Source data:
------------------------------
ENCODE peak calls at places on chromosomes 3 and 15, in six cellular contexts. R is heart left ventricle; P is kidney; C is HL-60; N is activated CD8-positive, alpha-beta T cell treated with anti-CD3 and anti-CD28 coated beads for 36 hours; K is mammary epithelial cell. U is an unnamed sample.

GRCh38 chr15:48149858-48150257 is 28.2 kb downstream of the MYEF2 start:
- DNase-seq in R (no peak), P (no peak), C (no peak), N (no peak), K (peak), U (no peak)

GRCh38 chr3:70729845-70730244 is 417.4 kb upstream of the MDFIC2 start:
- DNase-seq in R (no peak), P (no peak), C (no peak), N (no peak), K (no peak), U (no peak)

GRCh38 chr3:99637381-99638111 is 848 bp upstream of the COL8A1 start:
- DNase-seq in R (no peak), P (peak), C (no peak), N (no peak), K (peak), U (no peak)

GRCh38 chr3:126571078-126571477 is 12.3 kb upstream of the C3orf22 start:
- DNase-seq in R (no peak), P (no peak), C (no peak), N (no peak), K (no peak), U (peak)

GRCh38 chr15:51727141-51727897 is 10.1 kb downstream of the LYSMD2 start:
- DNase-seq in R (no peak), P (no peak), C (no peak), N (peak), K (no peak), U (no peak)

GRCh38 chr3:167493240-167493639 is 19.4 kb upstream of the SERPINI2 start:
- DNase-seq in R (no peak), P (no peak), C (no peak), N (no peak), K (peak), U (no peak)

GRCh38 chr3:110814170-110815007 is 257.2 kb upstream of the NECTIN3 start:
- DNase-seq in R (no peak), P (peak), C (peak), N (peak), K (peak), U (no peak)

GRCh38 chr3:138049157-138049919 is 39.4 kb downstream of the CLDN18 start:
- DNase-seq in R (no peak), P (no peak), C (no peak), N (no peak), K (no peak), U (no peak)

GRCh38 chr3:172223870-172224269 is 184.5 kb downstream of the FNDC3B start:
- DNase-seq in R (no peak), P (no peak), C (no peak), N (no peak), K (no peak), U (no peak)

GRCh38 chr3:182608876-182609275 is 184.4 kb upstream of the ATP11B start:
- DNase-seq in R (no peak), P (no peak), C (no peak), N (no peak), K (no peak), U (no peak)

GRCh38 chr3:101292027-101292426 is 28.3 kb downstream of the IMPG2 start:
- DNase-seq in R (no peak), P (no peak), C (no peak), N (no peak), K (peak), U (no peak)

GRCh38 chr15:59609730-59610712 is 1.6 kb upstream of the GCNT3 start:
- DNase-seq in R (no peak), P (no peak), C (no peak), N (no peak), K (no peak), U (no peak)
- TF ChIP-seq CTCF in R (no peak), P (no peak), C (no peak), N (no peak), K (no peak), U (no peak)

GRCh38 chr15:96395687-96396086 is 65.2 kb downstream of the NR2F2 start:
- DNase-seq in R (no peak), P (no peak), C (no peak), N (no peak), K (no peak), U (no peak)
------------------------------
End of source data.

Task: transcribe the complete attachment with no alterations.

ENCODE peak calls at places on chromosomes 3 and 15, in six cellular contexts. R is heart left ventricle; P is kidney; C is HL-60; N is activated CD8-positive, alpha-beta T cell treated with anti-CD3 and anti-CD28 coated beads for 36 hours; K is mammary epithelial cell. U is an unnamed sample.

GRCh38 chr15:48149858-48150257 is 28.2 kb downstream of the MYEF2 start:
- DNase-seq in R (no peak), P (no peak), C (no peak), N (no peak), K (peak), U (no peak)

GRCh38 chr3:70729845-70730244 is 417.4 kb upstream of the MDFIC2 start:
- DNase-seq in R (no peak), P (no peak), C (no peak), N (no peak), K (no peak), U (no peak)

GRCh38 chr3:99637381-99638111 is 848 bp upstream of the COL8A1 start:
- DNase-seq in R (no peak), P (peak), C (no peak), N (no peak), K (peak), U (no peak)

GRCh38 chr3:126571078-126571477 is 12.3 kb upstream of the C3orf22 start:
- DNase-seq in R (no peak), P (no peak), C (no peak), N (no peak), K (no peak), U (peak)

GRCh38 chr15:51727141-51727897 is 10.1 kb downstream of the LYSMD2 start:
- DNase-seq in R (no peak), P (no peak), C (no peak), N (peak), K (no peak), U (no peak)

GRCh38 chr3:167493240-167493639 is 19.4 kb upstream of the SERPINI2 start:
- DNase-seq in R (no peak), P (no peak), C (no peak), N (no peak), K (peak), U (no peak)

GRCh38 chr3:110814170-110815007 is 257.2 kb upstream of the NECTIN3 start:
- DNase-seq in R (no peak), P (peak), C (peak), N (peak), K (peak), U (no peak)

GRCh38 chr3:138049157-138049919 is 39.4 kb downstream of the CLDN18 start:
- DNase-seq in R (no peak), P (no peak), C (no peak), N (no peak), K (no peak), U (no peak)

GRCh38 chr3:172223870-172224269 is 184.5 kb downstream of the FNDC3B start:
- DNase-seq in R (no peak), P (no peak), C (no peak), N (no peak), K (no peak), U (no peak)

GRCh38 chr3:182608876-182609275 is 184.4 kb upstream of the ATP11B start:
- DNase-seq in R (no peak), P (no peak), C (no peak), N (no peak), K (no peak), U (no peak)

GRCh38 chr3:101292027-101292426 is 28.3 kb downstream of the IMPG2 start:
- DNase-seq in R (no peak), P (no peak), C (no peak), N (no peak), K (peak), U (no peak)

GRCh38 chr15:59609730-59610712 is 1.6 kb upstream of the GCNT3 start:
- DNase-seq in R (no peak), P (no peak), C (no peak), N (no peak), K (no peak), U (no peak)
- TF ChIP-seq CTCF in R (no peak), P (no peak), C (no peak), N (no peak), K (no peak), U (no peak)

GRCh38 chr15:96395687-96396086 is 65.2 kb downstream of the NR2F2 start:
- DNase-seq in R (no peak), P (no peak), C (no peak), N (no peak), K (no peak), U (no peak)